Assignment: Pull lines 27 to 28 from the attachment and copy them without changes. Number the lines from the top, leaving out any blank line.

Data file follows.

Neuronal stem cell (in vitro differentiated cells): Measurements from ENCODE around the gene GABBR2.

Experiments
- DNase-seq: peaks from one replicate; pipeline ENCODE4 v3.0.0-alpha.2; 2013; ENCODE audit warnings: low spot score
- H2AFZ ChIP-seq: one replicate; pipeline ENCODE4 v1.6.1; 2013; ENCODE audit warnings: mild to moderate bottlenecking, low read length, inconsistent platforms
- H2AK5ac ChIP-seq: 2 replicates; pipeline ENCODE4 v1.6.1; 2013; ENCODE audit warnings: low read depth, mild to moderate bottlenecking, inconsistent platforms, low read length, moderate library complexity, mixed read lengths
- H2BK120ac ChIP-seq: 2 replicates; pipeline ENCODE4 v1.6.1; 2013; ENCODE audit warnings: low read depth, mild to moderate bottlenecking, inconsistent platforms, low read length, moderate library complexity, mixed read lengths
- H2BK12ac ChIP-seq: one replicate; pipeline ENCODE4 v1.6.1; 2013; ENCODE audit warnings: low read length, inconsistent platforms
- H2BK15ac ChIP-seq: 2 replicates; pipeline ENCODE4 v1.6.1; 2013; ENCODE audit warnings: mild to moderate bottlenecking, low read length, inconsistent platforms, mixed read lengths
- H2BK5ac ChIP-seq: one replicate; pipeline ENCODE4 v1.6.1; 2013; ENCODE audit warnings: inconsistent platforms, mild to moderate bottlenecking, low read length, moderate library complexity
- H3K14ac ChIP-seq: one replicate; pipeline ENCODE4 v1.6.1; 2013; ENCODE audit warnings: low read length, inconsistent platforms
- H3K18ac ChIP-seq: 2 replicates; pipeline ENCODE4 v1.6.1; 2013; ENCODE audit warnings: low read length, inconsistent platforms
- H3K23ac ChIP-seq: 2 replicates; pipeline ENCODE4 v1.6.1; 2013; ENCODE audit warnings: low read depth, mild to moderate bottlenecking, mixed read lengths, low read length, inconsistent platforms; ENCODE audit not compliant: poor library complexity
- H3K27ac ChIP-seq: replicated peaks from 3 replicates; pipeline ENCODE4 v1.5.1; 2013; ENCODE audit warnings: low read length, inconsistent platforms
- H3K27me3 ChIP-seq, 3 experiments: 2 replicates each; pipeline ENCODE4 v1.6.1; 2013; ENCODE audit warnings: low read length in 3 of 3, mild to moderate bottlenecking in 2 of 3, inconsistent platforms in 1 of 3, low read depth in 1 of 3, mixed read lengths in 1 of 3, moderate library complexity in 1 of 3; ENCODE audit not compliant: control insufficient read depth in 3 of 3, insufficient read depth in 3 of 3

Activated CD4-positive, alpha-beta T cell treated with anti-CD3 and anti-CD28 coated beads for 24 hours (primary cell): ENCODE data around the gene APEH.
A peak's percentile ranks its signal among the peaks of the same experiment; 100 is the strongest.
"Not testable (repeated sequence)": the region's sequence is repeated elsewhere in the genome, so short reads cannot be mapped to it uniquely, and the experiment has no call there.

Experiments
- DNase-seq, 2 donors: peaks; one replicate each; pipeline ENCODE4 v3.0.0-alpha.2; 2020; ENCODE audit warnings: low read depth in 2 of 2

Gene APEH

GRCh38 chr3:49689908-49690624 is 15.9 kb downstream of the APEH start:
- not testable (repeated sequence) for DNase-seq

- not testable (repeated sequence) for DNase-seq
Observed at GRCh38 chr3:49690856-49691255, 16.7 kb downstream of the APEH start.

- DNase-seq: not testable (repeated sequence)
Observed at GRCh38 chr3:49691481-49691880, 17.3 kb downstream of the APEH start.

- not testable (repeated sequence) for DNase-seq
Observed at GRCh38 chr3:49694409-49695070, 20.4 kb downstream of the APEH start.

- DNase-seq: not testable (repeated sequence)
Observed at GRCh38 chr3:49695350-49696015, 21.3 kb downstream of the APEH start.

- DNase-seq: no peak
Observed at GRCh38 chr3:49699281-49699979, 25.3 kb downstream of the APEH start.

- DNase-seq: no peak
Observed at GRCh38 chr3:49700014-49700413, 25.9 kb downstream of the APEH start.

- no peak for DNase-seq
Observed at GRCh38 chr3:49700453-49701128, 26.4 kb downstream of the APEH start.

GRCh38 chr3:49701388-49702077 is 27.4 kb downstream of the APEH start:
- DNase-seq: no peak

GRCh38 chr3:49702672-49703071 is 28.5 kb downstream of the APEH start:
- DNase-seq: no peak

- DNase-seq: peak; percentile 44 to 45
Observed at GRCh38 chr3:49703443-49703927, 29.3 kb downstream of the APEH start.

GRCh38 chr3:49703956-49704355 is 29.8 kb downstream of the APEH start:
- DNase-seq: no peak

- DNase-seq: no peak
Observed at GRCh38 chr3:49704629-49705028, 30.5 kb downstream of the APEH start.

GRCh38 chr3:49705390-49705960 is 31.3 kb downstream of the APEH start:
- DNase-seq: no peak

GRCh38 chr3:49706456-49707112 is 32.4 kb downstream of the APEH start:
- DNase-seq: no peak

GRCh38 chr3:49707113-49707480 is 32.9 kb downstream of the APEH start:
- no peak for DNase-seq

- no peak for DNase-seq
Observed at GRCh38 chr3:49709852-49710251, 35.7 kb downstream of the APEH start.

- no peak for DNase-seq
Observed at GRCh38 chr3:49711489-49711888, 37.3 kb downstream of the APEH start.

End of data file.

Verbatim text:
- not testable (repeated sequence) for DNase-seq
Observed at GRCh38 chr3:49694409-49695070, 20.4 kb downstream of the APEH start.